No engineering discipline has done more to advance industry and transform our world than Mechanics. Theoretical and Applied Mechanics examines the behavior of fluids, solids, and complex materials in response to static and dynamic forces. Our understanding of Mechanics has enabled technological developments that impact all areas of life. Going forward, improvements to the engineering mechanics toolset will be a vital key to achieving a cleaner sustainable environment and a circular economy.
Computational Mechanics is a sub-discipline of Mechanics that strives to develop effective computational methods and devices to better characterize, predict, and simulate the physical behaviors and performance of engineered systems. The growth of computational mechanics over the past three decades has been profound, and it is rapidly transforming classical mechanics as it provides ever more powerful computational tools capable of simulating ever more complex systems.
Research group and achievements
The Computational Mechanics research group is led by Professor Aki Mikkola, who is internationally respected for his work in multibody dynamics and nonlinear finite element methods. Aki’s highly regarded team of researchers has successfully developed formulations and methods that describe large deformation and has effectively applied flexible multibody dynamics to the analysis and real-time simulation of many classes of mobile and industrial machines and to the biomechanical modeling of human motion.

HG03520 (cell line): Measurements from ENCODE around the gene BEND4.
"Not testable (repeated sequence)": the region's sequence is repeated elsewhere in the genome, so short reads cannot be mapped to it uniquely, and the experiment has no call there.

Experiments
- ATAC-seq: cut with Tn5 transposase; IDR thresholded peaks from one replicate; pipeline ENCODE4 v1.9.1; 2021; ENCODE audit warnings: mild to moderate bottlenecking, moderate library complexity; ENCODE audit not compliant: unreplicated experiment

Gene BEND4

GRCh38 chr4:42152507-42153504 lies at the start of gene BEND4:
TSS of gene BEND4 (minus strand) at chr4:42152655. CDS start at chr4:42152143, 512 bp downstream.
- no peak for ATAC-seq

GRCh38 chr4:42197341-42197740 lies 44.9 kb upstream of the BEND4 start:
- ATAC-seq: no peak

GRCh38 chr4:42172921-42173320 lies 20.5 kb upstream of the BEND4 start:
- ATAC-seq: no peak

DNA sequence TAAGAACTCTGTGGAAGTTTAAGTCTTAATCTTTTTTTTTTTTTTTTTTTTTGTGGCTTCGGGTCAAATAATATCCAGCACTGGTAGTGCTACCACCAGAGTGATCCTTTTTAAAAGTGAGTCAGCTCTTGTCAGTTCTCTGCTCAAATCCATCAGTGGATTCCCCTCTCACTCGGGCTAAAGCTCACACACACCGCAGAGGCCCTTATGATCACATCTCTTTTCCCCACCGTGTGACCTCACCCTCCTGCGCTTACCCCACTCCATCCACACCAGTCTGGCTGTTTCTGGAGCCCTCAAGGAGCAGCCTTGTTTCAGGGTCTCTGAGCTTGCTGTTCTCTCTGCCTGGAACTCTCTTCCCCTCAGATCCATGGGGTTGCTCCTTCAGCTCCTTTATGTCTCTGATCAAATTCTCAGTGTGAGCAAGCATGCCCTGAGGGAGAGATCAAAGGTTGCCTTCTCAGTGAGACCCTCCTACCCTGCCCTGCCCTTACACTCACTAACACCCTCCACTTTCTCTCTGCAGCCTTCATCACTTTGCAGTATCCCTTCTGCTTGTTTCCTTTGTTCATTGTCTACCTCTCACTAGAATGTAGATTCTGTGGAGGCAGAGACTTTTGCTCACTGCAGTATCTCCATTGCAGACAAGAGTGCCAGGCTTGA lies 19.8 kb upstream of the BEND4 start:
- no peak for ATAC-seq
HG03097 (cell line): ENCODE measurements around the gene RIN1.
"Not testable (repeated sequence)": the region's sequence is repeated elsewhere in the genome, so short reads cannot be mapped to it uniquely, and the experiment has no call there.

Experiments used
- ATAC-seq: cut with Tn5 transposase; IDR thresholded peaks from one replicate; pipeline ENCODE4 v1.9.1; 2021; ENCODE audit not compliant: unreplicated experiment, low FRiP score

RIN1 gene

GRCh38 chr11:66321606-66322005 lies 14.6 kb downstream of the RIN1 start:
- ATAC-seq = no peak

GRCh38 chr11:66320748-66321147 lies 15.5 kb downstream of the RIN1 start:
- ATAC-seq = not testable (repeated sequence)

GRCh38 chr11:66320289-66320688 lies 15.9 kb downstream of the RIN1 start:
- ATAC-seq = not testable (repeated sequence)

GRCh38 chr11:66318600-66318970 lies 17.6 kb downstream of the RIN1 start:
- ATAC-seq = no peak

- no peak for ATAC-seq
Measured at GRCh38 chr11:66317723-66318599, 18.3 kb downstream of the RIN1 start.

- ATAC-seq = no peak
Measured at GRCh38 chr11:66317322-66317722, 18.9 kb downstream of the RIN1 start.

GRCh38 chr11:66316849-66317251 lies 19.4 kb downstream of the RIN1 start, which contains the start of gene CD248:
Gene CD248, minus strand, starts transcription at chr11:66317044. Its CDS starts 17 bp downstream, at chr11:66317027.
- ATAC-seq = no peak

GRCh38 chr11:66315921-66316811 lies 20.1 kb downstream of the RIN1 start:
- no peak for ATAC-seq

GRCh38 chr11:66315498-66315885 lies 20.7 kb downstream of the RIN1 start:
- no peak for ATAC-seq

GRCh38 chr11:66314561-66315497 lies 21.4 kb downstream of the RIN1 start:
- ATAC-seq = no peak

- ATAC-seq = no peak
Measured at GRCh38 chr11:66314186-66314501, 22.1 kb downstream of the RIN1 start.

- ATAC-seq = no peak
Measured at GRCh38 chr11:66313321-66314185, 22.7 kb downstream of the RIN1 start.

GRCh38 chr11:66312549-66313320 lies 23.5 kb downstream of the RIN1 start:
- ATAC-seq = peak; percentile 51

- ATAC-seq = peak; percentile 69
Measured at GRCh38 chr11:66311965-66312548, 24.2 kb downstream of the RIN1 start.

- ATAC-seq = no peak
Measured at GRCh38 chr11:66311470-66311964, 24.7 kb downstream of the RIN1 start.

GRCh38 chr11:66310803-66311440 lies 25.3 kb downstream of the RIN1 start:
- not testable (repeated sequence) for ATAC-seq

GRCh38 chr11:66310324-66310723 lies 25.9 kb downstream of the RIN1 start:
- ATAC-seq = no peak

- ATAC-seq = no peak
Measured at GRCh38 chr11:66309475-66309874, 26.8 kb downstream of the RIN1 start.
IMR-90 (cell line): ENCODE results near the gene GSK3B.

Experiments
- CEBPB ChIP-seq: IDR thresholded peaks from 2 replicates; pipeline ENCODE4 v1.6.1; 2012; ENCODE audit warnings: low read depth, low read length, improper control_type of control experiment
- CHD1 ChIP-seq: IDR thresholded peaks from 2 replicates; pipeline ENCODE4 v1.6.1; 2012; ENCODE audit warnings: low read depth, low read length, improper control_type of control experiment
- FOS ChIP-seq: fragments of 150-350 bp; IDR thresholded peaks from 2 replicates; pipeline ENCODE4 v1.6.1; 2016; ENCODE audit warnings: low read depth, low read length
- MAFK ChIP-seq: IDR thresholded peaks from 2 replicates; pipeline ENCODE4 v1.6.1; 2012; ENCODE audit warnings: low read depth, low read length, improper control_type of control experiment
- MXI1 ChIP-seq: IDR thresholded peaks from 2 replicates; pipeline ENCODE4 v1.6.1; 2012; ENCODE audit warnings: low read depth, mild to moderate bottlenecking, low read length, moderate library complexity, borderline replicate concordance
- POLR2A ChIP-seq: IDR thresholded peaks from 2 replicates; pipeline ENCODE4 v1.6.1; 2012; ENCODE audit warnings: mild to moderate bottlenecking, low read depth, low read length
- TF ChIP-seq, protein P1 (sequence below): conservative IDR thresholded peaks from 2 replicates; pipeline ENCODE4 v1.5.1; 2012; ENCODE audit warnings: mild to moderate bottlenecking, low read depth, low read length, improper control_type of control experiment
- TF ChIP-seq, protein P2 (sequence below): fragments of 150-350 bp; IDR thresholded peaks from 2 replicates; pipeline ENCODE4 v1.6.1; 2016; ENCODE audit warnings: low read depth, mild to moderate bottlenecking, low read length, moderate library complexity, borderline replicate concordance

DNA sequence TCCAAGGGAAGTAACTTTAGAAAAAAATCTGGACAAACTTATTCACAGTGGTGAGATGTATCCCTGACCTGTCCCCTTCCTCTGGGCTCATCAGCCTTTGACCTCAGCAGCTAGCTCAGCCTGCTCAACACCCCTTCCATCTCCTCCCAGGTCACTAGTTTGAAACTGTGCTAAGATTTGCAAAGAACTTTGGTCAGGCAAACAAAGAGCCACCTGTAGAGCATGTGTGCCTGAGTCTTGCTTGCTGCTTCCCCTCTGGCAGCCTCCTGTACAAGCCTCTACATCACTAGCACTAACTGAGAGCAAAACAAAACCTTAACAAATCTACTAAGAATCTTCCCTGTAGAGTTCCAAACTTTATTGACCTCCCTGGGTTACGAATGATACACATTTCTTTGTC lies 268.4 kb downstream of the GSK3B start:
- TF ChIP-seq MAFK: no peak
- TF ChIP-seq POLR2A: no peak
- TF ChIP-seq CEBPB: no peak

A measure of the quality of the Computational Mechanics research team is the recognition it has received from the prestigious Academy of Finland.
Since 2000, the group has received three grants for researcher mobility, nine research projects (worth €3.2 million), and funding for four postdoctoral research projects (Sopanen, Dmitrochenko, Matikainen, Klodowski).
Professor Mikkola is currently serving as editor in chief of the journal of Multibody System Dynamics. One current member, D.Sc. (Tech) Marko Matikainen is fully funded as an Academy Research Fellow working on the development of Cosserat point elements for the hybrid modelling of soft tissue in multibody system dynamics.
Professor Mikkola also serves as the Director of the university’s MORE SIM Research Platform, a 5-year collaboration of LUT Schools working to take simulator-driven design and manufacturing to the next level by introducing real-time simulation tools with real-world functionality. These tools will make it possible for industry to involve multiple stakeholders in product development and manufacturing and dramatically improve their development and product lifecycle processes.